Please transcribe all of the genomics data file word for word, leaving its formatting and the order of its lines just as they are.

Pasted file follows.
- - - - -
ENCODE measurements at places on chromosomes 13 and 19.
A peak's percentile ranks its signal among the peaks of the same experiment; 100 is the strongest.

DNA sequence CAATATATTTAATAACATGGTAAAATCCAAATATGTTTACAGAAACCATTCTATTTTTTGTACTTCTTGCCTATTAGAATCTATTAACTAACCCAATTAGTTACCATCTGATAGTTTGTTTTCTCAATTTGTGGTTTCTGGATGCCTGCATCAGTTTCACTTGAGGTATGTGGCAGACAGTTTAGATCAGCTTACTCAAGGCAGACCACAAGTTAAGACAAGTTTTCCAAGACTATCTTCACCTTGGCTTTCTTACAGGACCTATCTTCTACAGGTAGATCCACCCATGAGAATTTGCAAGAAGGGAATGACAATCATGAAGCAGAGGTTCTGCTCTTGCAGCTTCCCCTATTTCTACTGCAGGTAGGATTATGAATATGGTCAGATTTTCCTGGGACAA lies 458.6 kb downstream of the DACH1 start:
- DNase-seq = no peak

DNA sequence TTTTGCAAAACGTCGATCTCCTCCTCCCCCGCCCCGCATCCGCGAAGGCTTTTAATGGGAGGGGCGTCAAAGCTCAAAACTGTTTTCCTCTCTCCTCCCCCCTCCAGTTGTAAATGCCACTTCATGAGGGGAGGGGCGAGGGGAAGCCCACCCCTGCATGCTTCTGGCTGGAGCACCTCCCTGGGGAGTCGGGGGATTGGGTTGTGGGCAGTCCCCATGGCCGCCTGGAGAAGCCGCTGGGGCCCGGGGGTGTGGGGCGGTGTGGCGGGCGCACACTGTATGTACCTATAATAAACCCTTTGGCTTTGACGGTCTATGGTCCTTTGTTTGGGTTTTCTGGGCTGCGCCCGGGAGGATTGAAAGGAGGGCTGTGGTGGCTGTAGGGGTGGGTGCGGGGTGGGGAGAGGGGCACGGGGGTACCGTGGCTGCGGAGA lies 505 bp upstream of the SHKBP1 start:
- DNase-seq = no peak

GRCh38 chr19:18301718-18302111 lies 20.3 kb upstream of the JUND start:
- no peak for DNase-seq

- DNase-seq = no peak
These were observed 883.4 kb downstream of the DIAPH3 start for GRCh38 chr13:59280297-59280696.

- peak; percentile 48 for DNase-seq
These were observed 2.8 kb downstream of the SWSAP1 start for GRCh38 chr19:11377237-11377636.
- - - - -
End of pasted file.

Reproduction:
ENCODE measurements at places on chromosomes 13 and 19.
A peak's percentile ranks its signal among the peaks of the same experiment; 100 is the strongest.

DNA sequence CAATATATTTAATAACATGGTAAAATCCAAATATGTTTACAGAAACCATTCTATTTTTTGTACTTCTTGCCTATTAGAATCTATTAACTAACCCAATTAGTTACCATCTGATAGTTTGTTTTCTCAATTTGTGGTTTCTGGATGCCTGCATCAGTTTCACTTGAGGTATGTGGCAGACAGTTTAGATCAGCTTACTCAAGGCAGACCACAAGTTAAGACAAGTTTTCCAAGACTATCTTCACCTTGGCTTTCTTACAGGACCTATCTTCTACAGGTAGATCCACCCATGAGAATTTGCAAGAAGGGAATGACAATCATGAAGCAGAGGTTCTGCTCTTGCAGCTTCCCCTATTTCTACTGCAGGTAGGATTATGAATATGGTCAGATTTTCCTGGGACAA lies 458.6 kb downstream of the DACH1 start:
- DNase-seq = no peak

DNA sequence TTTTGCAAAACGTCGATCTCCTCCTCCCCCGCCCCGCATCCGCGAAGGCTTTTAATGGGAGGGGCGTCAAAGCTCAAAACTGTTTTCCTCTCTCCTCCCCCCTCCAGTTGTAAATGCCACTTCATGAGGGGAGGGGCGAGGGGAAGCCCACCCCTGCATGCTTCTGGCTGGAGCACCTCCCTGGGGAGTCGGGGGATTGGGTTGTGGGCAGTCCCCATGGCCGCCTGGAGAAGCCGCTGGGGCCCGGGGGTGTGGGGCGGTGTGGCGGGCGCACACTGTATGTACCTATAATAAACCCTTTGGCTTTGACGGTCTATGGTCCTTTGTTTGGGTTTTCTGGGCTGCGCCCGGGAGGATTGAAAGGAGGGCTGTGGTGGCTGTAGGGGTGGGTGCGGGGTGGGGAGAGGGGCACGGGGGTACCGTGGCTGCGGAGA lies 505 bp upstream of the SHKBP1 start:
- DNase-seq = no peak

GRCh38 chr19:18301718-18302111 lies 20.3 kb upstream of the JUND start:
- no peak for DNase-seq

- DNase-seq = no peak
These were observed 883.4 kb downstream of the DIAPH3 start for GRCh38 chr13:59280297-59280696.

- peak; percentile 48 for DNase-seq
These were observed 2.8 kb downstream of the SWSAP1 start for GRCh38 chr19:11377237-11377636.